LED lighting is being installed on tennis

- Jul 24, 2019-

A standard tennis court is 78 feet long. In pro matches, a tennis ball routinely reaches speeds in excess of 120 miles per hour. Even an amateur player can achieve ball speeds of between 80 and 100 miles per hour. Within the fraction of a second that is required for a tennis player’s brain to process the motion of a tennis ball, that ball will have moved at least ten feet. Given the tight dimensions of a tennis court and the speeds at which a ball travels, good tennis court lighting is critical for top performance of both pros and amateurs. LED tennis lighting is fast replacing metal halide fixtures as the standard for optimum illumination.

A 300 watt LED high bay fixture will generate the same amount of illumination as a 1000 watt metal halide fixture. Wattage is a measure of how much power a fixture needs to generate a given amount of lighting. Because LED’s are more efficient, they require substantially less power input. That lower power input will allow a facilities manager to save a substantial amount of operating capital solely from lower electrical utility bills. A fixture’s lighting output is measured in lumens. Look for LED tennis lighting fixtures that have a lumen rating that is equivalent to a metal halide fixture’s lumen rating.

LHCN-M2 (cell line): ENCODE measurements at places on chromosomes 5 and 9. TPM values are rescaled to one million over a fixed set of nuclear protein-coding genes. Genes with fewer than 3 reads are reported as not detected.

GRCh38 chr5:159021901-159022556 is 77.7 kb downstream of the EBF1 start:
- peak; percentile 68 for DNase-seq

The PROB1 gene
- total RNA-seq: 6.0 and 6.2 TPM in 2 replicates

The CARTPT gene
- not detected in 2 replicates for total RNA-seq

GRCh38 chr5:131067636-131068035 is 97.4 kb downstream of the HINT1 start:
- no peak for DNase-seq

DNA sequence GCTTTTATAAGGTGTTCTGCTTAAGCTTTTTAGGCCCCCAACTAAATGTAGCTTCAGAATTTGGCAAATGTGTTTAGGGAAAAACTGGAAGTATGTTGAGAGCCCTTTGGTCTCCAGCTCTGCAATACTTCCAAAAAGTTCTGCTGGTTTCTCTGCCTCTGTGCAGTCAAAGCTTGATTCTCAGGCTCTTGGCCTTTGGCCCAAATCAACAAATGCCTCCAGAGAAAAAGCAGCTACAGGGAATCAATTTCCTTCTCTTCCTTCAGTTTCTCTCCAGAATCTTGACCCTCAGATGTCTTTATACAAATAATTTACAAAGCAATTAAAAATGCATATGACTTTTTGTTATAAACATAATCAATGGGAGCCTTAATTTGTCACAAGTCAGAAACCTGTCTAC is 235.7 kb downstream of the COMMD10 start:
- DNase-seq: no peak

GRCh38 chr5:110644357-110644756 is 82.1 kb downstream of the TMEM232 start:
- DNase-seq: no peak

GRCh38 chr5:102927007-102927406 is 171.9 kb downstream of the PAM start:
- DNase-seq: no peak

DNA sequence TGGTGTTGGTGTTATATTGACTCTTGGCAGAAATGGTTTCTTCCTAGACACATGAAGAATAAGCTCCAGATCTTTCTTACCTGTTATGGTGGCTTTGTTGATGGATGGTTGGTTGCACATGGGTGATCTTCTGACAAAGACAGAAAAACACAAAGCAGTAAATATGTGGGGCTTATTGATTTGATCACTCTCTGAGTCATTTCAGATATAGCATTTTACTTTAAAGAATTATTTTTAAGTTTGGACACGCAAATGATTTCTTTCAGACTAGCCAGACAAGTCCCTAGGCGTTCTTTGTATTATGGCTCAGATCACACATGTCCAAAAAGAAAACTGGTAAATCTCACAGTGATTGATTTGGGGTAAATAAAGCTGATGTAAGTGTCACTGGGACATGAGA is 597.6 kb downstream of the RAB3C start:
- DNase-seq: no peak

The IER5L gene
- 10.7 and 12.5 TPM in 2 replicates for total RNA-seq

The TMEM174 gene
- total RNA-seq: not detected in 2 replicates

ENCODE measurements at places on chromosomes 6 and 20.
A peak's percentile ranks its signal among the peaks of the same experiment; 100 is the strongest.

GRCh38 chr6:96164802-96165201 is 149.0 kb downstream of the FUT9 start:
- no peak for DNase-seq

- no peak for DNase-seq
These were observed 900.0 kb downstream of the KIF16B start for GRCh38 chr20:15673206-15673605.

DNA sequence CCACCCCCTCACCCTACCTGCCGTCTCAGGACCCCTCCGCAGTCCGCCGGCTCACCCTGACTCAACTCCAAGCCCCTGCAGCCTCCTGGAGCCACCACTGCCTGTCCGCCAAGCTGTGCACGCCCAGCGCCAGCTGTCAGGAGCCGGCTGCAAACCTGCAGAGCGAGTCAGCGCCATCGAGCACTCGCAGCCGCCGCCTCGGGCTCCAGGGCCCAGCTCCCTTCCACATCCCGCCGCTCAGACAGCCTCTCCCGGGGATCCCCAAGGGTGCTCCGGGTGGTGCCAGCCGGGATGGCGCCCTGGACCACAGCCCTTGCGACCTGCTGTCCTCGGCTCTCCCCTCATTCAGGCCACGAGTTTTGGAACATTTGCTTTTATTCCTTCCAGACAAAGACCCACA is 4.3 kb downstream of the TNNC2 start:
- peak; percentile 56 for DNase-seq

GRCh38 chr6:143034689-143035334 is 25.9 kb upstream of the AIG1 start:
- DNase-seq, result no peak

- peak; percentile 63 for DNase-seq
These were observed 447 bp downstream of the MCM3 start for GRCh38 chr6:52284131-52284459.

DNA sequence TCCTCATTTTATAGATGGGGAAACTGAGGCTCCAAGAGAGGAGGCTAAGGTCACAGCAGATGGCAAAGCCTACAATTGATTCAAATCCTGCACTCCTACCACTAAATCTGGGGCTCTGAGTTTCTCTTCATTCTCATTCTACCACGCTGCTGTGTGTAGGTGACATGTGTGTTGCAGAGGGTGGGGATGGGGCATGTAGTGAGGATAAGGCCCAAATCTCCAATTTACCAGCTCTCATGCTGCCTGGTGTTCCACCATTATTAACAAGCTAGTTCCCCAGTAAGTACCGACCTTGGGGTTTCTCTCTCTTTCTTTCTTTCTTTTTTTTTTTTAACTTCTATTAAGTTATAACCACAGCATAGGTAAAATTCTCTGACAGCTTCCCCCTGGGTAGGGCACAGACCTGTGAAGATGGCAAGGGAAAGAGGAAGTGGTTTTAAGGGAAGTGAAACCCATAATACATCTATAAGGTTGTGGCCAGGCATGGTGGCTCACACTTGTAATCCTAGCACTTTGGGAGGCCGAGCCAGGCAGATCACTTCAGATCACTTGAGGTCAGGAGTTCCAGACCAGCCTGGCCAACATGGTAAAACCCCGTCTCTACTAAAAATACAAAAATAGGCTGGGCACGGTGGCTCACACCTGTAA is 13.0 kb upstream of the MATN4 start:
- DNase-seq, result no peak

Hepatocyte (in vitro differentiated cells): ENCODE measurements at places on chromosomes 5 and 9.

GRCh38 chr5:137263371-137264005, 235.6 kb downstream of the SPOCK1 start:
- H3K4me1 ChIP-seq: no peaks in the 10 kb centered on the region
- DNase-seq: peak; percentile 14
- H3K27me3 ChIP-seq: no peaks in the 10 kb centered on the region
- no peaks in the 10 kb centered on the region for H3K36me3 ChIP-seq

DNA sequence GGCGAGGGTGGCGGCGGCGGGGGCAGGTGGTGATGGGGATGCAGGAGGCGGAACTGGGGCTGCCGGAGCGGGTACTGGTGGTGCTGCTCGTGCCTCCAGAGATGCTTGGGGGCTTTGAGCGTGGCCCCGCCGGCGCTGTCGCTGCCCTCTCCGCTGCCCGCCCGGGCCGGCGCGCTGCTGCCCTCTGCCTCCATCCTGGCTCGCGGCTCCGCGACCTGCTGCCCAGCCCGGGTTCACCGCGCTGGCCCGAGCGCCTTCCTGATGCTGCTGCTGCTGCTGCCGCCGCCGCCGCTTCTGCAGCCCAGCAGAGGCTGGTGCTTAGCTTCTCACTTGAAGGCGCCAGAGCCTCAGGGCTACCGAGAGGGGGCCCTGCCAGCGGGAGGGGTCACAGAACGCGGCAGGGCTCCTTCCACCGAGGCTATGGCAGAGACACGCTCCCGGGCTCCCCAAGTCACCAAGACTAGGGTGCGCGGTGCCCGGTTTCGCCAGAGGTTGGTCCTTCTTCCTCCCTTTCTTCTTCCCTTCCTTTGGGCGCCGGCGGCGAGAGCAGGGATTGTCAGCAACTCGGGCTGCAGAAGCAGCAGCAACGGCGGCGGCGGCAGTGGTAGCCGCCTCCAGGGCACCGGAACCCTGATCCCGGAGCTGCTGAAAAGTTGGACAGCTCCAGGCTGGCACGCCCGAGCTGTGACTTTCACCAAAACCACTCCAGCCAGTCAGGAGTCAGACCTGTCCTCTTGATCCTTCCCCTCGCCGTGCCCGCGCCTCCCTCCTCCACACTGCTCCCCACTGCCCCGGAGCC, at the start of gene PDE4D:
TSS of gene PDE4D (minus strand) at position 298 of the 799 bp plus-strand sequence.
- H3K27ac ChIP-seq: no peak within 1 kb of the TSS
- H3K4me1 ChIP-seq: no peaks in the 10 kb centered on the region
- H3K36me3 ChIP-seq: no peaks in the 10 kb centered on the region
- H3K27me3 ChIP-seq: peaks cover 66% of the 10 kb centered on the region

By some measures, more than 50% of the light from a metal halide fixture disperses to areas outside of the primary tennis court area. LED fixtures are much more directional and are available with multiple beam spread patterns. Rather than simply selecting an array of the same type of LED fixtures, as a designer might do with metal halide lighting, a designer can mix LED tennis lighting fixtures that have different beam dispersal characteristics to achieve near-perfect uniform lighting across the entire playing surface, with no shadows or dark spots that might affect a tennis player’s performance.

LED tennis lighting is available with CRI’s that are close to or almost the same as natural sunlight, which gives players the best opportunity to see a tennis ball’s trajectory and spin, even at high speeds.